I grew up with point-and-click adventure games on the PC. Of all the adventure games of the nineties, Gabriel Knight was in my opinion the best. Recently, a 20th anniversary remake was released of part one. I played that, then replayed the second game immediately after. Because I spent my time playing games instead of writing, I’ll put on my writing glasses and do a review of the Gabriel Knight series. I’ll try to keep the first part spoiler free.
The Gabriel Knight series
The Gabriel knight series has three parts, Sins of the Fathers, the Beast Within, and Blood of the Sacred, Blood of the Damned. The first game has been remade recently for the twenty-year anniversary. The first two games have also been released in book form.
The Gabriel Knight games are supernatural mysteries. The first game involves a string of voodoo murders in New Orleans, the second is about werewolf killings in Munich and the third game is about a kidnapping by vampires. The supernatural mystery drives the games, much like any other murder mystery. However, the characters are what sets these games apart. At least in the first two games, because in those games the plot quickly becomes intertwined with the character arcs and the history of Gabriel’s family. The third game is the odd one out, because the mystery is less tied to the character arcs.
The games follow a ‘standard’ mystery plot. Each start out with a mystery, which deepens as the characters investigate. In the second half of each game, things become clearer, until they reach a climax at the end. This is a very good way to set up a plot, because it pulls the reader/player through the first half of the story with the need to know what is happening, meanwhile building up sympathy for the character which then drives the second half of the story into the climax.
The main characters of the series are Gabriel Knight and Grace Nakimura. Gabriel is an unsuccessful New Orleans writer, who has used his inheritance to buy a book shop where he lives, and which is equally unsuccessful. Grace is a student who is spending her summer in New Orleans and working at Gabriel’s bookshop to earn some money.
The dynamic between Gabriel and Grace is the other driving force behind the series. Gabriel is a somewhat obnoxious self-absorbed man, who plays things by ear. Grace is a down-to-earth slightly elitist woman, who thinks things through. This leads Gabriel doing the talking, while Grace does the research. The two characters are foil characters, and their interactions strengthen the contrast between them. Their underlying romantic tension also deepens the sympathy for the characters who turn out – in both games – to be very human.
The first game focuses mostly on Gabriel’s arc, where he goes from an irresponsible womanizer to actually taking some responsibility and saving the day. The second game focuses on Gabriel having to choose between a hedonistic but evil path and a harsh but good one, and Grace having to choose between her education and being Gabriel’s monster-slaying partner. The third game kind of sticks with the status quo, except at the very end.
By now you can probably sense I was not terribly impressed with the third game.
What helps make the characters is the voice acting. Tim Curry voices Gabriel Knight in the first and third game and he does a superb job. He sells the character through his voice alone. Leah Remini (King of Queens) does the voices for Grace, Mark Hamill (yes, Luke Skywalker, and the voice of the Joker) plays Detective Mosely, and Michael Dorn (Worf!) is Dr. John. They all add to the atmosphere of the first and third game.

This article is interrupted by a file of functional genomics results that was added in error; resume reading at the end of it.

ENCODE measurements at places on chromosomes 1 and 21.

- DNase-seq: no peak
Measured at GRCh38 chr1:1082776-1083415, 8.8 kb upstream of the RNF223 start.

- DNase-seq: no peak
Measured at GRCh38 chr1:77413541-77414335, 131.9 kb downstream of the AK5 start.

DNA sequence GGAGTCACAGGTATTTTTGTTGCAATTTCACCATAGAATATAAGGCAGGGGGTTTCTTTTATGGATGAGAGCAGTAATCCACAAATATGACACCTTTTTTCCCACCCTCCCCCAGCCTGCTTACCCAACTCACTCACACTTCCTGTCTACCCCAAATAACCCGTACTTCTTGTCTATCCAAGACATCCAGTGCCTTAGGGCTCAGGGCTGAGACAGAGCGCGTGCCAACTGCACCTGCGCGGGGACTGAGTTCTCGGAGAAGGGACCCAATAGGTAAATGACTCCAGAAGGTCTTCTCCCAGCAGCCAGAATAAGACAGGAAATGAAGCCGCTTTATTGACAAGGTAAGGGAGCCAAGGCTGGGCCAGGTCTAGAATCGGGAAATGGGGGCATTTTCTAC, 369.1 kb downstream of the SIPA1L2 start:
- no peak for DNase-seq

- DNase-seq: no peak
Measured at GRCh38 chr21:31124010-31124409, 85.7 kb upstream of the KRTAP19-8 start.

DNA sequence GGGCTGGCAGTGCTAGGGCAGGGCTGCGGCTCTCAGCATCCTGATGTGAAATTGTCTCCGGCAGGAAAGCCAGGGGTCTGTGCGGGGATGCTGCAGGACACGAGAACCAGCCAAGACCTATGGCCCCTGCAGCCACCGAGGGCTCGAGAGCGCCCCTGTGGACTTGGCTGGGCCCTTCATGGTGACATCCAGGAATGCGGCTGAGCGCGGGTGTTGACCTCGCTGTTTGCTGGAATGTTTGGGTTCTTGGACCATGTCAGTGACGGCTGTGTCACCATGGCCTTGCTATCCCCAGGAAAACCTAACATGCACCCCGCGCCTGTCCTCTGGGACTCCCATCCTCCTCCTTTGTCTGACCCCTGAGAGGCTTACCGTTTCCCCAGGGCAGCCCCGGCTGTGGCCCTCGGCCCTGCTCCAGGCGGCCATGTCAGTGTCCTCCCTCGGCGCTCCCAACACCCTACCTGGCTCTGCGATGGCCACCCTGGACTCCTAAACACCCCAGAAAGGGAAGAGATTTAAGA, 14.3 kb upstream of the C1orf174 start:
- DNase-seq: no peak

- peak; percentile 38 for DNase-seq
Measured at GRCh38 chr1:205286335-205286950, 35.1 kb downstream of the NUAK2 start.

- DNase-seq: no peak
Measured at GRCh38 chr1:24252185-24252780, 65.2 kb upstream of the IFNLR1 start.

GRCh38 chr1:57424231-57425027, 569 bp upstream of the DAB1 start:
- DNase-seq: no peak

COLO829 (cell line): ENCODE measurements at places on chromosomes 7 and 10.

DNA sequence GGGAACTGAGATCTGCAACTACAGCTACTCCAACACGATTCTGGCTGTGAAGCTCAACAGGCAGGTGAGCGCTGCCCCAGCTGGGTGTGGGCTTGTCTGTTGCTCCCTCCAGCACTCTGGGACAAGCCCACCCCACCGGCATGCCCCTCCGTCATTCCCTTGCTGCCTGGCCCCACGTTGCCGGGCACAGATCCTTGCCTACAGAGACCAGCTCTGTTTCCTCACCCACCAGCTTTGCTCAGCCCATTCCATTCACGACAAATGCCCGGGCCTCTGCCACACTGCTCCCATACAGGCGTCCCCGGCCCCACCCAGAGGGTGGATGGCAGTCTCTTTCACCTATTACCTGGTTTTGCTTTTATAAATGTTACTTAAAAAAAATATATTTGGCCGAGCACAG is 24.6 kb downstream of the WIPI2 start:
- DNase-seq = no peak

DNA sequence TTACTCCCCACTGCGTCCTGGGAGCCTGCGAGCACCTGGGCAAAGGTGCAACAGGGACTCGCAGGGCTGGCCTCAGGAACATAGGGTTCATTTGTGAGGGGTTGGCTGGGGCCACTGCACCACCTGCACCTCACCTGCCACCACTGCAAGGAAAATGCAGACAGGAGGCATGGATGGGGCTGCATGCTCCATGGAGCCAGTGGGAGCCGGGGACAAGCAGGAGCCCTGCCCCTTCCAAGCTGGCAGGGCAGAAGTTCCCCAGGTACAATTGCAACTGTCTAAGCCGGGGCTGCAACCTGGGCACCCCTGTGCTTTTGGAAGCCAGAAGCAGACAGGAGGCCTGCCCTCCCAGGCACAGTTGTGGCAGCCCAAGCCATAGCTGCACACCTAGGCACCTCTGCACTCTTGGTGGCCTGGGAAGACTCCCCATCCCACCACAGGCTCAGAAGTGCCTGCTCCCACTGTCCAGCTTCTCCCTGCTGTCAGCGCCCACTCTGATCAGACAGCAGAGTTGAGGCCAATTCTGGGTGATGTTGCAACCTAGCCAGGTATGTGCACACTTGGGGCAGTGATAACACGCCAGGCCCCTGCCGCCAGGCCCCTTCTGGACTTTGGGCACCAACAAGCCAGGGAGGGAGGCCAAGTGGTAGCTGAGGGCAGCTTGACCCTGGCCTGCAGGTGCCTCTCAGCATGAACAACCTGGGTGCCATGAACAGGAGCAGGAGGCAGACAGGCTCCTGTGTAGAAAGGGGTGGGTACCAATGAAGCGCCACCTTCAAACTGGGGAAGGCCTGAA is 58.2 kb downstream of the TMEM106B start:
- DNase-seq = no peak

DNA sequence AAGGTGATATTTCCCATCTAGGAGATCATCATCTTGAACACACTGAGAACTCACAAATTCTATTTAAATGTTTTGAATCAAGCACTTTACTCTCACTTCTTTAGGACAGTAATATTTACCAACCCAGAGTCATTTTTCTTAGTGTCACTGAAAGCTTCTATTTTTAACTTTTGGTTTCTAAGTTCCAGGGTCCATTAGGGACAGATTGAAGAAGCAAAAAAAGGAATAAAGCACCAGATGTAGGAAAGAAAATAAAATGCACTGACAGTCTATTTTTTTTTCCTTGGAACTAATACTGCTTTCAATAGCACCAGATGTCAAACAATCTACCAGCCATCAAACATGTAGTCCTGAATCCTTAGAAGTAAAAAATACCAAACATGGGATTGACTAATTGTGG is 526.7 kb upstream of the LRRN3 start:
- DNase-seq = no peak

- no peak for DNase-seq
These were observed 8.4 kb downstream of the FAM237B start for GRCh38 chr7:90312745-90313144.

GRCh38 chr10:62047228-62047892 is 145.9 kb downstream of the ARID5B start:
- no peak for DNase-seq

The second game has other actors, because it is a full-motion-video game. This is somewhat jarring, because the voices are different, but Dean Erickson and Joanne Takahash do a good job as Gabriel and Grace. Honours go to Peter J. Lucas, though, for his excellent portrayal of Friedrich von Glower.
So, on to some spoiling below the image.
Now that we’ve entered the spoiler-filled zone, I can freely talk about one of the aspects of the series that I find really compelling: the villains.
In Sins of the Fathers, the evil voodoo cult is led by Malia Gedde. During the tale, she and Gabriel fall in love, mirroring the love of one of Gabriel’s ancestors for Malia’s ancestor Tetelo. Malia is a kind of the villain, but she is also a puppet figurehead of the evil Tetelo Loa. This makes her a very tragic villain.
The villain of Gabriel Knight 2 is even more interesting. Friedrich von Glower was born a werewolf, because his father was so cursed. During his centuries-long life he’s been trying to find companions who are capable of controlling the curse like he has; only killing a few people each year in secret. However, his attempts at finding companions have all gone badly: King Ludwig of Bavaria became a recluse who tried to fight the curse and kill von Glower until he was put in an asylum and killed himself. His last attempt, Von Zell, went on a killing spree near Munich, triggering Gabriel’s involvement. Von Glower hopes to find an equal in Gabriel, and nearly seduces him to the dark side. He is so tragic, because he could not help becoming cursed, is forced to kill by his nature and fights that, and is desperately looking for companionship.
Go and play the Gabriel Knight games, if you have not already. Or, read the books.